Sourcetree Amend

  1. Sourcetree Amend Commit Message
  2. Sourcetree Amend Pushed Commit Message
  3. Sourcetree Amend Commit
  4. Sourcetree Amend Old Commit
If you wish to undo a prior git commit, there are a few ways to go about it. Are you trying to:
  • Amending the Last Commit. To change the last commit, you can simply commit again, using the -amend flag: $ git commit -amend -m 'New and correct message' Simply put, this overwrites your last commit with a new one. This also means that you're not limited to just editing the commit's message: you could also add another couple of changes you.
  • Oct 05, 2019 Adding the amend option you will replace the tip of the current branch by creating a new commit. For doing this in Sourcetree you need select the Commit Options in the right top of the commit input box and select the option Amend last commit.
  • Amend commit message in SourceTree If you’re using Atlassian SourceTree with a git repository and you do a local commit but then realise the message was incorrect, you can amend it before you push it to remote. To set this up, you can create a “Custom Action” in SourceTree: Tools - Options - Custom Actions.

It's simply a matter of hitting the 'edit commit' (or was it amend? When SourceTree drops back out during the interactive rebase process to allow you to edit then you can re-commit hitting the 'amend commit' option in the commit view but changing the author from there instead. This actually creates a whole new commit SHA, too.

  1. Undo the exact changes introduced by a git commit,
  2. undo part of a git commit, or
  3. remove the changes from git history

Git Revert

The most straightforward way is to use git revert. GUI front-ends for git such as SourceTree, has an option to revert a commit. Simply right-click on the commit you wish to undo, and select Reverse commit..

Sourcetree Amend Commit Message


You will be asked to confirm, after which a new commit will be created



The git command line equivalent is:

More information on the git revert syntax.
You really should amend the new commit's message to explain why the earlier git commit is reverted. In SourceTree, click on Commit and select Commit options.. > Amend last commit, then type in the reason

Manually Undo

Sourcetree Amend Pushed Commit Message

If the changes are relatively simple, you are better off editing the source files directly and creating a new commit. This includes mistakes and typos that you have made; it is perfectly normal to create new commits.
Note that I am not suggesting making constant commits for any and every bit of changes. You ought to test the result of your changes and at least run through your unit tests (you used automated testing, don't you?) before committing.
To avoid littering your git history with unnecessary commits, consider squashing your commits if you have not pushed them. Note that you are re-writing git history; it is almost always a bad idea unless you know what you are doing. Read this article before proceeding.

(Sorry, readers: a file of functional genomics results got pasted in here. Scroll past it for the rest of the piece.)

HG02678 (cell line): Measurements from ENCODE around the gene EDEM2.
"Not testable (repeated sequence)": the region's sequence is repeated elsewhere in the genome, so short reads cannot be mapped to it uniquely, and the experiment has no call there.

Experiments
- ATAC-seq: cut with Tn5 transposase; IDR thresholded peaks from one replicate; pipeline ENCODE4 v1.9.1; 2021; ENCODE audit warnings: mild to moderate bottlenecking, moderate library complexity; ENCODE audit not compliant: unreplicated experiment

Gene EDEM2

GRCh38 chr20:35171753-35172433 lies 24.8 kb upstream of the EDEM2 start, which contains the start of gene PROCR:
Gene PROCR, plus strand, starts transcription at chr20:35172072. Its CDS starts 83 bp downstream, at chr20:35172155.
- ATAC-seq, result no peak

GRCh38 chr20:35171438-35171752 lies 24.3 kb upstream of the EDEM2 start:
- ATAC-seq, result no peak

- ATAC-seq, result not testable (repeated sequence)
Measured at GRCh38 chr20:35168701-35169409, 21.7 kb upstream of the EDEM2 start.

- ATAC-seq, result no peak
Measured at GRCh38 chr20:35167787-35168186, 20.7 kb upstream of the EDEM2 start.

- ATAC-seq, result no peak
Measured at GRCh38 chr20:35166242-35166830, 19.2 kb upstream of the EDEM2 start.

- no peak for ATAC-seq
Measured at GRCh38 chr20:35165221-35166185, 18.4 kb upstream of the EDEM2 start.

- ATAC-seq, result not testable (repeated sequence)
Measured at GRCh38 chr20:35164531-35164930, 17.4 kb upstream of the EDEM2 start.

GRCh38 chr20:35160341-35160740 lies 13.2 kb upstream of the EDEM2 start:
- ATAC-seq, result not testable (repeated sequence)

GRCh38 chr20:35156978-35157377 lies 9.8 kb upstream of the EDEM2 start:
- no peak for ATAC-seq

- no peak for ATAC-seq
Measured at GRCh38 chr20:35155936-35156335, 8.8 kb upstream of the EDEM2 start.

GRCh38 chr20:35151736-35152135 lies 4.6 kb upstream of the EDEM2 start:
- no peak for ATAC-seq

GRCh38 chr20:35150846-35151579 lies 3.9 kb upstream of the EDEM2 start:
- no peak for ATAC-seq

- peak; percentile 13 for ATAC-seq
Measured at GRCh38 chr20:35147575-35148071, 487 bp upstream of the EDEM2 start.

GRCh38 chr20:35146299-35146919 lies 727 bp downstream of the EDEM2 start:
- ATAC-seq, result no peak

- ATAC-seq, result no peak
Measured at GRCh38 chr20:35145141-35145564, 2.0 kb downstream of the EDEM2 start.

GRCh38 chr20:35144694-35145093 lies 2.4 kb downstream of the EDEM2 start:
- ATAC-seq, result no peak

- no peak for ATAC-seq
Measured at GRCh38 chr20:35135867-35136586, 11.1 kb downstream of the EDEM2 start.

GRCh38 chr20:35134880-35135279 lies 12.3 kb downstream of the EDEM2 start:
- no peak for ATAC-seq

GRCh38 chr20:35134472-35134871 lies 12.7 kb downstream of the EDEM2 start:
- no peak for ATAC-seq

Delete A Commit

Sourcetree Amend Commit

You can use git reset to delete a commit. Don't do this! It is almost always a bad idea to re-write git history. Especially if you have pushed your commit, you are going to mess up everyone else's git history as well.
If you have run into trouble with git commits, this comprehensive article should have a solution for you. Sourcetree

Related articles

Sourcetree Amend Old Commit

  • So You Want Your Team To Start Using Git? - Part 4: Team Workflows (java.dzone.com)
  • Scott Johnson: git transfusion (jwir3.com)
  • Git is Way Too Complex (gilbert.pellegrom.me)
  • Git Tutorial - Git Fu With The Command Line (raywenderlich.com)
  • Untangled development with Git Essentials - webinar recap (blogs.atlassian.com)
  • Using Pull Requests as Code Reviews (code.tutsplus.com)
  • Status:Needs Triage(View Workflow)
  • Resolution: Unresolved
  • Fix Version/s: None
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There seems to be an issue around how the interactive rebase resumes after you do an amend commit.

Steps to reproduce:

  • Open two seperate git projects windows in sourcetree
  • On one of the projects, start an interactive rebase (I did this by right clicking a commit on the branch graph and selecting 'Rebase children of {commit hash}

    interactively')

  • In the dialog that opens, select a commit to amend
  • Click OK
  • Git HEAD should now be set to the commit you wish to amend.
  • Commit a change.
  • The rebase should now continue

What should happen:
The rebase should finish successfully.

What actually happens:
The rebase finishes successfully, but for every other project that is open (or has been opened since sourcetree was launched), it will attempt to do a rebase on those projects.

If those projects weren't in the rebase state, it would throw up an error dialog saying theres 'Errors during Merge. No rebase in progress?'. If those projects were in a rebase state, it should try to continue the rebase.

Ide

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